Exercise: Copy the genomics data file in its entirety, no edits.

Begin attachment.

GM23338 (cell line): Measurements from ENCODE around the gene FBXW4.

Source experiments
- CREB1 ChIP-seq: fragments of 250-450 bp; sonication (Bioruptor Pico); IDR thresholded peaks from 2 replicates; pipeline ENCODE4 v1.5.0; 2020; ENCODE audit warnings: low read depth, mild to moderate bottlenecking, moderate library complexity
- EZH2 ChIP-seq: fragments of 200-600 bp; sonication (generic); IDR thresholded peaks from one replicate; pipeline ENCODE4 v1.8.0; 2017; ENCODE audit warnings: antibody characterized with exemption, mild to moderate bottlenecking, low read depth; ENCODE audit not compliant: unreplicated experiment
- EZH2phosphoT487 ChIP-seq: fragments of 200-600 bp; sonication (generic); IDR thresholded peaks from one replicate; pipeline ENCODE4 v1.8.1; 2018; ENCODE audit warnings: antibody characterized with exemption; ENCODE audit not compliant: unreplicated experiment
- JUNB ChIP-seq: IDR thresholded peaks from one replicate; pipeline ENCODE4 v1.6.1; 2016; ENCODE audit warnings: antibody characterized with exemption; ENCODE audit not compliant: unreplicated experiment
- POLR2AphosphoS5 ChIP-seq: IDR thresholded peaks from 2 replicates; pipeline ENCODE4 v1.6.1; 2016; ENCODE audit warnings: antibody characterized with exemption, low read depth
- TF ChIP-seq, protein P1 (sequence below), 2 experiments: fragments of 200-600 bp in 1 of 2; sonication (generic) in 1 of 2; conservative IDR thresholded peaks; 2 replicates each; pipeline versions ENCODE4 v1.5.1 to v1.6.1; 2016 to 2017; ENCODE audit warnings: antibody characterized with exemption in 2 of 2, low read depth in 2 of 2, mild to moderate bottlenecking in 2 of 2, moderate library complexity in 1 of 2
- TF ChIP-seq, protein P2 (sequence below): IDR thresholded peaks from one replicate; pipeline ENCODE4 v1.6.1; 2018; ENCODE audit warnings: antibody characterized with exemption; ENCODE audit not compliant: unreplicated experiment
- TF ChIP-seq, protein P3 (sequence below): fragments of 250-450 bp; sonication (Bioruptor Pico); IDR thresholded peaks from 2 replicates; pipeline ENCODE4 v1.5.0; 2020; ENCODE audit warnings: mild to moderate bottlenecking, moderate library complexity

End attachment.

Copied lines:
GM23338 (cell line): Measurements from ENCODE around the gene FBXW4.

Source experiments
- CREB1 ChIP-seq: fragments of 250-450 bp; sonication (Bioruptor Pico); IDR thresholded peaks from 2 replicates; pipeline ENCODE4 v1.5.0; 2020; ENCODE audit warnings: low read depth, mild to moderate bottlenecking, moderate library complexity
- EZH2 ChIP-seq: fragments of 200-600 bp; sonication (generic); IDR thresholded peaks from one replicate; pipeline ENCODE4 v1.8.0; 2017; ENCODE audit warnings: antibody characterized with exemption, mild to moderate bottlenecking, low read depth; ENCODE audit not compliant: unreplicated experiment
- EZH2phosphoT487 ChIP-seq: fragments of 200-600 bp; sonication (generic); IDR thresholded peaks from one replicate; pipeline ENCODE4 v1.8.1; 2018; ENCODE audit warnings: antibody characterized with exemption; ENCODE audit not compliant: unreplicated experiment
- JUNB ChIP-seq: IDR thresholded peaks from one replicate; pipeline ENCODE4 v1.6.1; 2016; ENCODE audit warnings: antibody characterized with exemption; ENCODE audit not compliant: unreplicated experiment
- POLR2AphosphoS5 ChIP-seq: IDR thresholded peaks from 2 replicates; pipeline ENCODE4 v1.6.1; 2016; ENCODE audit warnings: antibody characterized with exemption, low read depth
- TF ChIP-seq, protein P1 (sequence below), 2 experiments: fragments of 200-600 bp in 1 of 2; sonication (generic) in 1 of 2; conservative IDR thresholded peaks; 2 replicates each; pipeline versions ENCODE4 v1.5.1 to v1.6.1; 2016 to 2017; ENCODE audit warnings: antibody characterized with exemption in 2 of 2, low read depth in 2 of 2, mild to moderate bottlenecking in 2 of 2, moderate library complexity in 1 of 2
- TF ChIP-seq, protein P2 (sequence below): IDR thresholded peaks from one replicate; pipeline ENCODE4 v1.6.1; 2018; ENCODE audit warnings: antibody characterized with exemption; ENCODE audit not compliant: unreplicated experiment
- TF ChIP-seq, protein P3 (sequence below): fragments of 250-450 bp; sonication (Bioruptor Pico); IDR thresholded peaks from 2 replicates; pipeline ENCODE4 v1.5.0; 2020; ENCODE audit warnings: mild to moderate bottlenecking, moderate library complexity